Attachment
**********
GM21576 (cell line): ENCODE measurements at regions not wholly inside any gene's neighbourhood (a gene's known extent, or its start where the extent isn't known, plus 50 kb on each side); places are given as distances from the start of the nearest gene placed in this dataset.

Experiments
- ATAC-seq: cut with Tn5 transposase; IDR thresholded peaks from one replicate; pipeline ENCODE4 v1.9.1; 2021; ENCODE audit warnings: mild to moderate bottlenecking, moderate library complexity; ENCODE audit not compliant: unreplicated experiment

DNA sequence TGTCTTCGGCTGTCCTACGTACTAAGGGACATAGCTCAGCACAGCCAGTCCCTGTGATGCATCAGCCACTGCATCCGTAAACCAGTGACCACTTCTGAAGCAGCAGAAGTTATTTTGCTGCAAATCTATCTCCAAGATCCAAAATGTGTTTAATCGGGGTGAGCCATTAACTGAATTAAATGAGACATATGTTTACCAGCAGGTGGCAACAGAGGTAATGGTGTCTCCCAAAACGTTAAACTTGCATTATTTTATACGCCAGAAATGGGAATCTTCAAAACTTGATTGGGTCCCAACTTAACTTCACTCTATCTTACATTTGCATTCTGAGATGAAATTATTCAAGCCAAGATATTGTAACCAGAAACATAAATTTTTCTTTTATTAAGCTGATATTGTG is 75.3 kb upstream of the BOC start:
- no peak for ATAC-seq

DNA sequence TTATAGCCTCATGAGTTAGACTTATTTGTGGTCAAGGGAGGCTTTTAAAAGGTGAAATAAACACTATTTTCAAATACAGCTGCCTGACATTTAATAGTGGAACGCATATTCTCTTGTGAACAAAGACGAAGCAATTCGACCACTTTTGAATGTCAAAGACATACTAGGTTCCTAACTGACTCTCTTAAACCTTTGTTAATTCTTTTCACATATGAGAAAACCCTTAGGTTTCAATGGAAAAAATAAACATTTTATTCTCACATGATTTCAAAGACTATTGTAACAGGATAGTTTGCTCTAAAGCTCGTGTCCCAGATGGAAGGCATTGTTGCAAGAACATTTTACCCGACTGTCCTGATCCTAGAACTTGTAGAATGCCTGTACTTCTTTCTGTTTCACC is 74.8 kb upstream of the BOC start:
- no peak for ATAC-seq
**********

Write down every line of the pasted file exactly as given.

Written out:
GM21576 (cell line): ENCODE measurements at regions not wholly inside any gene's neighbourhood (a gene's known extent, or its start where the extent isn't known, plus 50 kb on each side); places are given as distances from the start of the nearest gene placed in this dataset.

Experiments
- ATAC-seq: cut with Tn5 transposase; IDR thresholded peaks from one replicate; pipeline ENCODE4 v1.9.1; 2021; ENCODE audit warnings: mild to moderate bottlenecking, moderate library complexity; ENCODE audit not compliant: unreplicated experiment

DNA sequence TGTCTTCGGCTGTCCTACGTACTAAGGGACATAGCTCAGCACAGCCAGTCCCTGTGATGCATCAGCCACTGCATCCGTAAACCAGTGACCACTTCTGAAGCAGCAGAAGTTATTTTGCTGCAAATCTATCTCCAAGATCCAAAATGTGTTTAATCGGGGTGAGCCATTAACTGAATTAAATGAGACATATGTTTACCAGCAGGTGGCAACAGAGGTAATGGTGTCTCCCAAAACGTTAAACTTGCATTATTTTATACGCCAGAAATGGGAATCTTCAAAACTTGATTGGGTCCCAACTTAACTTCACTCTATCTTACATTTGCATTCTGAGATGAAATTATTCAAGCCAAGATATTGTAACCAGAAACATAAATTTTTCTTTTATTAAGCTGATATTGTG is 75.3 kb upstream of the BOC start:
- no peak for ATAC-seq

DNA sequence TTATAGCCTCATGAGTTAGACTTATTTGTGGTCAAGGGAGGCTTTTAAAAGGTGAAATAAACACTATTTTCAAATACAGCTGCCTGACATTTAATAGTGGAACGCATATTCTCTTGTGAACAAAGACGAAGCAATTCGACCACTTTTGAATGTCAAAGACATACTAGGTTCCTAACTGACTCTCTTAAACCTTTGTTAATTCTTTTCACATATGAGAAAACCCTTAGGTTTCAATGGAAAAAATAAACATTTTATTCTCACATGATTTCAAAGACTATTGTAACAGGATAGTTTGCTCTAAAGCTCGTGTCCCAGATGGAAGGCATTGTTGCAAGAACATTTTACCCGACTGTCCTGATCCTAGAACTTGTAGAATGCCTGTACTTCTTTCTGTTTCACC is 74.8 kb upstream of the BOC start:
- no peak for ATAC-seq